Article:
We compared the distribution and relationship of spa types and virulence genes among MRSA strains isolated from the intensive care units of a tertiary hospital in 2000-01 and 2007-08. Additionally, periodic changes in spa type prevalence and the frequency of mobile element transfer are identified.

MATERIALS AND METHODS

1. Bacterial strains

Ninety-four strains of S. aureus were isolated from patients suffering from bacteremia in 3 intensive care units (ICUs) (medical ICU [MICU], surgical ICU [SICU], respiratory ICU [RICU]) of a tertiary hospital (Seoul National University Hospital) between January 2000 and December 2001 and between January 2007 and December 2008. A total of 37 S. aureus strains were isolated from the 2000-01 clinical samples. PCR amplification of the spa gene failed in 1 isolate in the year 2000 and in 3 isolates in the year 2001. Therefore, 33 spa-positive isolates (18 MICU strains, 10 SICU strains, and 5 RICU strains) were analyzed. Between January 2007 and December 2008, 57 strains were investigated, and all tested positive for the spa gene. In 2007, 17 strains were isolated from MICU patients; 9, from SICU patients; and 4, from RICU patients. In 2008, 16 strains were isolated from MICU; 10, from SICU; and 1, from RICU. The strains were stored at -70[degree celsius].

2. Antibiotic susceptibility tests

Antibiotic susceptibility test profiles for 12 antimicrobial agents (oxacillin, penicillin, gentamicin, ciprofloxacin, clindamycin, chloramphenicol, erythromycin, rifampin, tetracycline, trimethoprim-sulfamethoxazole, vancomycin, and teicoplanin) were determined by the disc diffusion method for the 2000-01 strains. For the 2007-08 strains, the antimicrobial susceptibility tests were performed with disk diffusion method or automated systems such as MicroScan Walk-Away (Dade Behring Inc., West Sacramento, Canada) or VITEK2 (bioMerieux, Marcy l'Etoile, France). Standards for antimicrobial susceptibility testing and interpretation were based on the CLSI standard M100-S10 [7] for 2000-01 strains, and CLSI standard M100-S17 [8] for 2007-08 strains.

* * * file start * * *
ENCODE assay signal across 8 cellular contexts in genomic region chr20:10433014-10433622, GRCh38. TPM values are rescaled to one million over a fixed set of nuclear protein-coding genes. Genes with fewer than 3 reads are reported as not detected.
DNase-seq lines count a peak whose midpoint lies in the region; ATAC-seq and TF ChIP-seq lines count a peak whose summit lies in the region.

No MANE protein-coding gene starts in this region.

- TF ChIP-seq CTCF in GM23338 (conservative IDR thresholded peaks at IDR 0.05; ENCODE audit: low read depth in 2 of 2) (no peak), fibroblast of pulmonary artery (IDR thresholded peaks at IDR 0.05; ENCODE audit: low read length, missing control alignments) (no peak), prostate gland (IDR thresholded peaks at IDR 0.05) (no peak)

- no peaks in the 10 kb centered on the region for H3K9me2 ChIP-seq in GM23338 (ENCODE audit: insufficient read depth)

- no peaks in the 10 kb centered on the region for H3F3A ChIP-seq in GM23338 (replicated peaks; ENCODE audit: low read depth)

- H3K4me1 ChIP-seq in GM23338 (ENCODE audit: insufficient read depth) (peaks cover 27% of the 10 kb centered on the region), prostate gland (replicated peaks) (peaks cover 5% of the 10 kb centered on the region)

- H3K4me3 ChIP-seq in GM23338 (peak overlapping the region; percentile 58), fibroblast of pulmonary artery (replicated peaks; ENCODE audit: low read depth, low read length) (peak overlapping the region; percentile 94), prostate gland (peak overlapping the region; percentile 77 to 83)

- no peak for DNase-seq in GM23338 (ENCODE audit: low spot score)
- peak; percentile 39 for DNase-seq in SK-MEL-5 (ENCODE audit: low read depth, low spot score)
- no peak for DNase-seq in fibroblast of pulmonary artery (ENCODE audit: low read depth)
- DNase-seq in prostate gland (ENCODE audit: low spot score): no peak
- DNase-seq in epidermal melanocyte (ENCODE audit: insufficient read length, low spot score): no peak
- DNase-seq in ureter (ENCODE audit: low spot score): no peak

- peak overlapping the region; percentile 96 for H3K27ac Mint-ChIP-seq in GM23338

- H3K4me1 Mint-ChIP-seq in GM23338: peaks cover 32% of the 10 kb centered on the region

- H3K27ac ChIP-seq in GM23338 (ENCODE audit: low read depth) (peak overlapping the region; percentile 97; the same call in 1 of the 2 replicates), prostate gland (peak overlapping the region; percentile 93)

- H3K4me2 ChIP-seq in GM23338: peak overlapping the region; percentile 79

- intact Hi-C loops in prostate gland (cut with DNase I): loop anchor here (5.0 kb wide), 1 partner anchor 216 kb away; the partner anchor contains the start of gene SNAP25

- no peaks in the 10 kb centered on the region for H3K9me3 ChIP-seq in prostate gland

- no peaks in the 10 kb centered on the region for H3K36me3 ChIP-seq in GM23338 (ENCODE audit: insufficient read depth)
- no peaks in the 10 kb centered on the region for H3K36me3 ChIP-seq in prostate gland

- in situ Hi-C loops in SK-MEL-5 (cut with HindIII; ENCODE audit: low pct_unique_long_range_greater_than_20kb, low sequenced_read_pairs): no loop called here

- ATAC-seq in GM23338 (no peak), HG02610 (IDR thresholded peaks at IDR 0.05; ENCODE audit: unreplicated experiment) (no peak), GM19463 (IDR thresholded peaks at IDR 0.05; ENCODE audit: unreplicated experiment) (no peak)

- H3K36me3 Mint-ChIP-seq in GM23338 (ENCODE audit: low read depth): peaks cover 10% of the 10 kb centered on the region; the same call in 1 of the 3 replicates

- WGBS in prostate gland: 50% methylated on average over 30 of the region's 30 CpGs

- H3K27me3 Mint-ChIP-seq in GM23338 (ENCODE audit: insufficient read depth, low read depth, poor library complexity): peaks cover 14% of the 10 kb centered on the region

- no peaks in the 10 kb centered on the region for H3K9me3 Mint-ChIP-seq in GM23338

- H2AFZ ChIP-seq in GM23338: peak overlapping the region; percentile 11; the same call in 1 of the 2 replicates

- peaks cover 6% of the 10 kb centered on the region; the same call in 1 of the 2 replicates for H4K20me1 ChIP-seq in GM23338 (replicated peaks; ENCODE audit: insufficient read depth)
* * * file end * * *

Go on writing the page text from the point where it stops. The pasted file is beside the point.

3. Nucleic acid extraction

The strains were thawed and inoculated onto blood agar plates using a 10-µL disposable loop, then incubated for 24 hr at 35[degree celsius]. Colonies were suspended and collected in 1.5-mL tubes with 200 µL distilled water. DNA was extracted using the QIAamp® DNA mini kit (Qiagen GmbH, Hilden, Germany). Nucleic acid extracts were centrifuged at 8,000 rpm for 1 min and stored at -20[degree celsius].

4. PCR amplification of mecA

PCR amplification of the mecA gene was performed to confirm MRSA. PCR was performed with 2 µL extracted template DNA, 2 µL mecA primers (GMECAR-1: 5'-ACT GCT ATC CAC CCT CAA AC-3', GMECAR-2: 5'-CTG GTG AAG TTG TAA TCT GG-3') [9], and 10 µL 2× Multiplex master mix (Seegene, Seoul, Korea) in a final volume of 20 µL. The thermal cycling program was as follows: initial denaturation (5 min at 94[degree celsius]); followed by 30 cycles of denaturation (60 sec at 94[degree celsius]), annealing (60 sec at 53[degree celsius]), and extension (60 sec at 72[degree celsius]); and a single extension (7 min at 72[degree celsius]).

5. Multiplex PCR amplification of superantigen genes

According to the method described by Hwang et al. [10], multiplex PCR amplification of 20 target genes, including 19 superantigen genes and femA, was performed with 2 µL extracted template DNA, 4 µL 5× primer mixture (Seegene), and 10 µL 2× Multiplex master mix (Seegene) in a final volume of 20 µL. The thermal cycling program was as follows: 15 min at 94[degree celsius]; 30 cycles of 30 sec at 94[degree celsius], 30 sec at 55[degree celsius], and 120 sec at 72[degree celsius]; followed by 10 min at 72[degree celsius]. A mixture of 7 reference strains (FRI137, FRI361, FRI472, FRI569, FRI913, MNHOCH, and RN4220) was used as the positive control [10].

6. spa typing

spa gene typing was conducted according to the procedure described by Ridom GmbH (http://www.ridom.de). Each reaction mixture contained 5 µL DNA, 1 µL of each primer (spa-1113f: 5'-TAA AGA CGA TCC TTC GGT GAG C-3', spa-1514r: 5'-CAG CAG TAG TGC CGT TTG CTT-3'), and 25 µL Takara premix EX-Taq (Takara Bio Inc., Shiga, Japan) in a final volume of 50 µL. The thermal cycling program was as follows: 94[degree celsius] for 5 min; 35 cycles of 94[degree celsius] for 30 sec, 55[degree celsius] for 45 sec, and 72[degree celsius] for 90 sec; followed by 72[degree celsius] for 10 min. Amplified PCR products were visualized by agarose gel electrophoresis in a 2% agarose gel at 100 V for 35 min and sequenced at Macrogen Inc. (Seoul, Korea). Data were analyzed using the SpaServer database (http://SpaServer.ridom.de).